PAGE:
Collins, by comparison, spent $23.6 million through Oct. 14 and had received 414,705 votes as of Friday’s counts — or roughly $57 for every vote. That was the eighth-highest amount among 2020 Senate candidates who had spent the most money, while Gideon’s $143-per-vote ratio ranked her second after Montana Gov. Steve Bullock, a Democrat who also lost despite outspending his Republican opponent.
But for every dollar spent by the Gideon or Collins campaign, outside groups spent a dollar more – with much of that of money financing a nonstop stream of attacks on television, radio, the internet and in the mail.
Outside groups such as PACs, super PACs and nonprofits spent between $100 million and $110 million to either prop up or knock down the two frontrunners in Maine’s Senate race. The combination of candidates’ expenditures and outside spending – also known as “independent expenditures” because they are not supposed to be made in coordination with the candidates – is what gets Maine to at least $175 per registered voter.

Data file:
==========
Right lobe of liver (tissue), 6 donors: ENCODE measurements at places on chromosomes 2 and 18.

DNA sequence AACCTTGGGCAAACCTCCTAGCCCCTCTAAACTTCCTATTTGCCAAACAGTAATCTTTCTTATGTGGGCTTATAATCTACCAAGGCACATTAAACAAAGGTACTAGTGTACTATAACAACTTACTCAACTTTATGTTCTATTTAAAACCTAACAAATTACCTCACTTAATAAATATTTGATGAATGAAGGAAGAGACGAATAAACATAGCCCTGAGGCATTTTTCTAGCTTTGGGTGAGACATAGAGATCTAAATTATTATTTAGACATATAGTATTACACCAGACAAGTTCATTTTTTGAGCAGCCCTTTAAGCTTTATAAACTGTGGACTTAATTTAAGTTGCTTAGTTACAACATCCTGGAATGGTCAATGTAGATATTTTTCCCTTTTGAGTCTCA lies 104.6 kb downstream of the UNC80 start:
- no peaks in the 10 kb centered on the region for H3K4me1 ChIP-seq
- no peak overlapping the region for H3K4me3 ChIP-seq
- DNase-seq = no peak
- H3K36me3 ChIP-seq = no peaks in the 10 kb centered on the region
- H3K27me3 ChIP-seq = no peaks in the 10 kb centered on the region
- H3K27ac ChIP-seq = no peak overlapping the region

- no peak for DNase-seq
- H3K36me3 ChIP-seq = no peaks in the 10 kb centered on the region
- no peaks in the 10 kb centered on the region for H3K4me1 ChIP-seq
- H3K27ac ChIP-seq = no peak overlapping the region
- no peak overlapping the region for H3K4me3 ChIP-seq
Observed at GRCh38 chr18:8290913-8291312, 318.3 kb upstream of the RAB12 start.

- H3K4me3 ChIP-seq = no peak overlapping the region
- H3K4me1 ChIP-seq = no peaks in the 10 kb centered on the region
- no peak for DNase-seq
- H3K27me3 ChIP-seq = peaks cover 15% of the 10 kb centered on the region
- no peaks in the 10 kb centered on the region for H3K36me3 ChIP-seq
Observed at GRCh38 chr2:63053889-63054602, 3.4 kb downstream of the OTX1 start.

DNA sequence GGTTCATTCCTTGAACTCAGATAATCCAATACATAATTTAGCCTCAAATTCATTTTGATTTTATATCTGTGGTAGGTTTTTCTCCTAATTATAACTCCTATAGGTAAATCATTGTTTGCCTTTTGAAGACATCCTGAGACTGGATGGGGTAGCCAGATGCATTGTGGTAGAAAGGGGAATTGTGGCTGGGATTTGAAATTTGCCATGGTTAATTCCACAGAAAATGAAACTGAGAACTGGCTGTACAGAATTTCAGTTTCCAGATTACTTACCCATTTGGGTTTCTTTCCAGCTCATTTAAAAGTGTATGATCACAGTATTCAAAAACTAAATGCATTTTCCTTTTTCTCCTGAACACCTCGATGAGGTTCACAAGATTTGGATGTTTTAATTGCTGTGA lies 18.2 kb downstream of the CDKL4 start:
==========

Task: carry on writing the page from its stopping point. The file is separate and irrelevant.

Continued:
The Center for Responsive Politics, a nonpartisan campaign finance watchdog group, lists more than two dozen groups spending anywhere from a few thousand dollars to tens of millions of dollars to influence Maine voters. The flood of outside money was almost equally divided between the candidates, with $61 million spent to either support Gideon or oppose Collins, and $50 million spent to support Collins or oppose Gideon.
At the top of the heap was the Senate Majority PAC, a group affiliated with Democratic Senate Minority Leader Chuck Schumer of New York, which spent $27.9 million to help Gideon and hurt Collins.